Today I was doing an interview bootcamp and came upon yet another #Facepalm Fail of the academic interview.
The #Facepalm Fail is: “How would you mentor graduate students?”
Actually, this might not rise to the level of a full-size #Facepalm Fail, because it will only be asked in certain contexts–interviews for jobs in departments with graduate programs.
Nevertheless, you should be prepared. One of the hardest mental shifts to make in the grad school –> job market transition is from being a graduate student to being a person in charge of training graduate students.
And yet make that transition you must. This is a question that virtually all interview bootcamp clients bomb.
Here, in brief, is how to respond to that question:
“Graduate students at different levels will have different needs. First year graduate students will be struggling to simply adapt to the demands of graduate school, and for those students, I would focus on helping them navigate the expectations of the program, its requirements, and basic academic reading and writing skills.
Mid-program students who are involved in establishing their dissertation projects will need assistance in formulating an original research project, and then gaining a command of the theoretical schools of thought and the various methodologies necessary to conduct it. Teaching skills in grant-writing are also important at this stage.
With more advanced students I focus on academic writing skills, and also work with them to plan ahead for conferences and presenting work in public.
As graduate students finish the program I would focus on the job market and other professionalization skills such as fellowships, the job market, and networking. Overall I want to support students in both their scholarly growth as well as their professional development.”
Would that our own advisors had actually done–or even thought of doing–any of this!
Our department is gracious enough to allow graduate student participation in some parts of the process when they interview candidates. I asked this question! 🙂
Probably a way NOT to mentor a grad student is to tell them that their idea of comparing/contrasting two artists from different centuries is “interesting” then later tell them it’s like “comparing apples and oranges”.
Crib from the good grad mentors in your department! Grad students should have a handle on who the great (and terrible, ha) mentors are — whether they worked with them or not — and talk about the things the excellent ones did, saying of course that they would replicate them for x, y, and z reasons.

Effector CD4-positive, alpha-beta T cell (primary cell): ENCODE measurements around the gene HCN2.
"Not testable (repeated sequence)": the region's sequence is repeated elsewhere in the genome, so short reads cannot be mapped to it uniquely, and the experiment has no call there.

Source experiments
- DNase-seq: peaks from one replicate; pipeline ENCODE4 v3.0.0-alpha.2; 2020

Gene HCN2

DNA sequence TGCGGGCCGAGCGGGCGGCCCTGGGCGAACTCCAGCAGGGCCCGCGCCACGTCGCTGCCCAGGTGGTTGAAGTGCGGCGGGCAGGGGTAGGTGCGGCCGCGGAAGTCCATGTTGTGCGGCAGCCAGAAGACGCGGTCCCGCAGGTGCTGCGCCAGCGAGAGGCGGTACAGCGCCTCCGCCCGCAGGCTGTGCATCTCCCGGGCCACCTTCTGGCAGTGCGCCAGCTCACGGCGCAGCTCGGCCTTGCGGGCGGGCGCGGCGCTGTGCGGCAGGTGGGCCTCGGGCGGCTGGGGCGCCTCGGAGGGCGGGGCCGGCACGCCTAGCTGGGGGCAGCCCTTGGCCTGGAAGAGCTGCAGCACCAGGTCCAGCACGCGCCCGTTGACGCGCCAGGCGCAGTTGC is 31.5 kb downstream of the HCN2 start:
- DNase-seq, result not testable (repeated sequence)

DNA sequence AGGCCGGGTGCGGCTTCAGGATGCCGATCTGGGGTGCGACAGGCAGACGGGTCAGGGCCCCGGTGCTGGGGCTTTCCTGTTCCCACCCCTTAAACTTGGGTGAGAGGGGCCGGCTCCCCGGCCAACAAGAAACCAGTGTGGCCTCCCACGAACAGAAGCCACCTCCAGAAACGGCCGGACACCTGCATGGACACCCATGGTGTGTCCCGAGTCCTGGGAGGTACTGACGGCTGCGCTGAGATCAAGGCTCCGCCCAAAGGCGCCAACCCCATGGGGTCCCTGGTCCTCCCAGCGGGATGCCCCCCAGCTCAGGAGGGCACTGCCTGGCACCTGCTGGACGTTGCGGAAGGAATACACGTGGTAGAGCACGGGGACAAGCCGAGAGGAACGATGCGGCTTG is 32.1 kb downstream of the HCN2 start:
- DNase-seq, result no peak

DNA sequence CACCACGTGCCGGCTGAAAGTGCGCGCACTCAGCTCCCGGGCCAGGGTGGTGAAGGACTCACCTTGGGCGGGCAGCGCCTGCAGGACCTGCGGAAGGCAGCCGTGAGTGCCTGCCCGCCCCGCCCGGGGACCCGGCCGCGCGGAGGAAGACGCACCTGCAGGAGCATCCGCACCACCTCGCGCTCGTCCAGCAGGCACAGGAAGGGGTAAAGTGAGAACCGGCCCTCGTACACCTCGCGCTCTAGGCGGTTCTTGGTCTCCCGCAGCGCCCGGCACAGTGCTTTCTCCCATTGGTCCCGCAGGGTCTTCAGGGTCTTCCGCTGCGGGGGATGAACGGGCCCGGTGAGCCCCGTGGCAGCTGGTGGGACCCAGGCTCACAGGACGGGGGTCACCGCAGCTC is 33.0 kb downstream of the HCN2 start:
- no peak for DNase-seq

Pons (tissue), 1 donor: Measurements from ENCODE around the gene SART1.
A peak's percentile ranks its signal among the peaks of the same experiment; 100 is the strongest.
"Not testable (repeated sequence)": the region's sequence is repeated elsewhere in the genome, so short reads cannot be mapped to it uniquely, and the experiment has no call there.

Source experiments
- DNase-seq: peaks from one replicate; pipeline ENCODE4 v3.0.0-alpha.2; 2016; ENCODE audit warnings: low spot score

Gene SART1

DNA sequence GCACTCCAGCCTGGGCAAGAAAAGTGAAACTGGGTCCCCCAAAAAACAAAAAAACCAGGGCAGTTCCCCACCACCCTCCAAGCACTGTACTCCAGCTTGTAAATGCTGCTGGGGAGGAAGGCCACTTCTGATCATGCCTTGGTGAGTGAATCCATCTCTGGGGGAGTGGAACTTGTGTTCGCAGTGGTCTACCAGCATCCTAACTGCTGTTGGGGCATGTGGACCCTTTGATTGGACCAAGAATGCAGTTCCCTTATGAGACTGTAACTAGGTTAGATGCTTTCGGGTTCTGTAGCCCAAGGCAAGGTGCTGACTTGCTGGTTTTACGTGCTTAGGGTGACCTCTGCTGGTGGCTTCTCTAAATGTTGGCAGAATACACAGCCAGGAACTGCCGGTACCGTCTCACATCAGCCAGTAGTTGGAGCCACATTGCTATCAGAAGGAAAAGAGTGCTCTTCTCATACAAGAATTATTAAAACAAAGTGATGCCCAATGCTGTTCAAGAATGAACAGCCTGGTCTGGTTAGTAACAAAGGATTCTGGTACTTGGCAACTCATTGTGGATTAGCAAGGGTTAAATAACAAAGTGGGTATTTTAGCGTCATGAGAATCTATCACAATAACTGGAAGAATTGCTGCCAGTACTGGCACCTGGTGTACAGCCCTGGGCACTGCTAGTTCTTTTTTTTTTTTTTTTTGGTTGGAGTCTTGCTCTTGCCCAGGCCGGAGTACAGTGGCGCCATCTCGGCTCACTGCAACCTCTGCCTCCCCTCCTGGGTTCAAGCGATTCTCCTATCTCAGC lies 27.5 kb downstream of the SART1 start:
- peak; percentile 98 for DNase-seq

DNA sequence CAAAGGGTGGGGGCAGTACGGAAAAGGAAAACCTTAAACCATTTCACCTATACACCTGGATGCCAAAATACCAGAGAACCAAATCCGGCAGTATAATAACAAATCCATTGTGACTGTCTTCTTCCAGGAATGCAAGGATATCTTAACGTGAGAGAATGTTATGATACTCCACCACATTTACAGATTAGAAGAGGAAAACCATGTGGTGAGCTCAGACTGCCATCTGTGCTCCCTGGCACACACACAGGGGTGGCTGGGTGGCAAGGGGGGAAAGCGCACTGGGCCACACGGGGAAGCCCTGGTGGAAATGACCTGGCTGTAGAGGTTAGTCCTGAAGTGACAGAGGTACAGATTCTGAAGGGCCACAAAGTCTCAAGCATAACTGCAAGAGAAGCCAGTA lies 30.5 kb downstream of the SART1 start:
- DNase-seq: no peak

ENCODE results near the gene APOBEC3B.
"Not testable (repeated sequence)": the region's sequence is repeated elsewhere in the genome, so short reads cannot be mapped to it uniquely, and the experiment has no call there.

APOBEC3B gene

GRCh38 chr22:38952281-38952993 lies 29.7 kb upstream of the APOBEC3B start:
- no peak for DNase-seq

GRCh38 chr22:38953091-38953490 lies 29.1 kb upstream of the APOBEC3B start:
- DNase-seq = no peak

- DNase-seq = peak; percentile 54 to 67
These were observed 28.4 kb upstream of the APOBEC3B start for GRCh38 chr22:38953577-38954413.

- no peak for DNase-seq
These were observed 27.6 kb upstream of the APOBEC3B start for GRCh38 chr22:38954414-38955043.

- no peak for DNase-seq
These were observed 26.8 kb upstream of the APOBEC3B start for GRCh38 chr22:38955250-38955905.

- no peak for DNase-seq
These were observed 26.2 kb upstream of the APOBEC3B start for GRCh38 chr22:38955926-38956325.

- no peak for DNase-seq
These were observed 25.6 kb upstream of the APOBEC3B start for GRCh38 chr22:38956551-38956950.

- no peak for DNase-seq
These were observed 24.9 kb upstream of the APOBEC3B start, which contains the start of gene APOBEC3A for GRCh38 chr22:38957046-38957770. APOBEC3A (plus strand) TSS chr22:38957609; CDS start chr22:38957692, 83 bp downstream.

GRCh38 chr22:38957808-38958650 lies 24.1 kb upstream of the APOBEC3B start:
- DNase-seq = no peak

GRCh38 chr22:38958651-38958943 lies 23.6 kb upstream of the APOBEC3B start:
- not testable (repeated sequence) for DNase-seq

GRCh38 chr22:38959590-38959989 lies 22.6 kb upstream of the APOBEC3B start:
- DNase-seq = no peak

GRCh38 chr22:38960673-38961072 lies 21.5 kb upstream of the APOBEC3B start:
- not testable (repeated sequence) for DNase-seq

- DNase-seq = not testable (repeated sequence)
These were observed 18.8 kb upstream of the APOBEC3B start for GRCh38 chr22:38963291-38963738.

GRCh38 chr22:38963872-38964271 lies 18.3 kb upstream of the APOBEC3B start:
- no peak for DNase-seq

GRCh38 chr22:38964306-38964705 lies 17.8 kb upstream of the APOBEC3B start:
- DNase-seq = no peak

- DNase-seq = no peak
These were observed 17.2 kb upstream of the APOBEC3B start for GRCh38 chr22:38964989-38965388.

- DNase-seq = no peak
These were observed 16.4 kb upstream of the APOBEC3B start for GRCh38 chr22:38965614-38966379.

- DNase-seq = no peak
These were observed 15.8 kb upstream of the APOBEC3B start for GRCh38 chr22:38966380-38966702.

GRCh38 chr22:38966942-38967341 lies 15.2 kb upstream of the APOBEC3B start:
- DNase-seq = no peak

I recently read about how a particular prof mentors his graduate students (Barrett lab, University of Toronto) (disclaimer: I have no connection to this fellow whatsoever) and was extremely impressed with his approach. http://labs.eeb.utoronto.ca/barrett/Opportunities.html
“My general experience has been that every student is different and that supervisors should adjust their supervisory style depending on the student’s background and degree of independence. I am proud to say that I have never had a student drop out and all my students have completed their theses.
For a Ph.D. student I usually: 1) provide a range of potential thesis topics that fit a student’s overall interest, usually 3-5 general problems are discussed initially. Over a period of time these are narrowed down to 1-2 questions. I am also happy to entertain projects that the student might suggest, so long as they are feasible, can be funded by my NSERC grant, and are sufficiently original to warrant intensive study; 2) I provide the necessary academic, financial and logistical support to conduct the thesis research throughout the duration of the program; 3) after the first 1-2 years, and once the research questions are formulated and the study system is worked out, I encourage the student to take full ‘ownership’ of the project and develop new avenues and questions related to the problem; 4) Students in my laboratory normally publish 4-6 journal articles from their thesis and I work with them to improve their paper writing abilities, and to ensure that they publish papers as they go along. This enables them to be in a better position on graduation to obtain post-doctoral or academic positions; 5) I encourage my students to develop collaborations with other faculty and students and many papers from my laboratory reflect this. I also like to involve graduate students in book chapters and reviews that I am working on if they are interested and have the time.
For M.Sc. students I usually use the same overall approach except that because of the much shorter duration of the program I encourage students to work during their first summer as a research assistant in my lab and focus their interests. It is important to settle on a problem fairly quickly in the M.Sc. program so that by the end the first term a tractable question has been decided upon and research has commenced.”
Very nice. An excellent example.
I would even expand that by saying that I’d be willing to coauthor with grad students and walk them through the publication process. My advisor and other faculty members in my program did this and it was immensely helpful. By the time I was submitting solo-authored manuscripts I was a seasoned veteran of the process, confident in how I was handling the submission/revision process.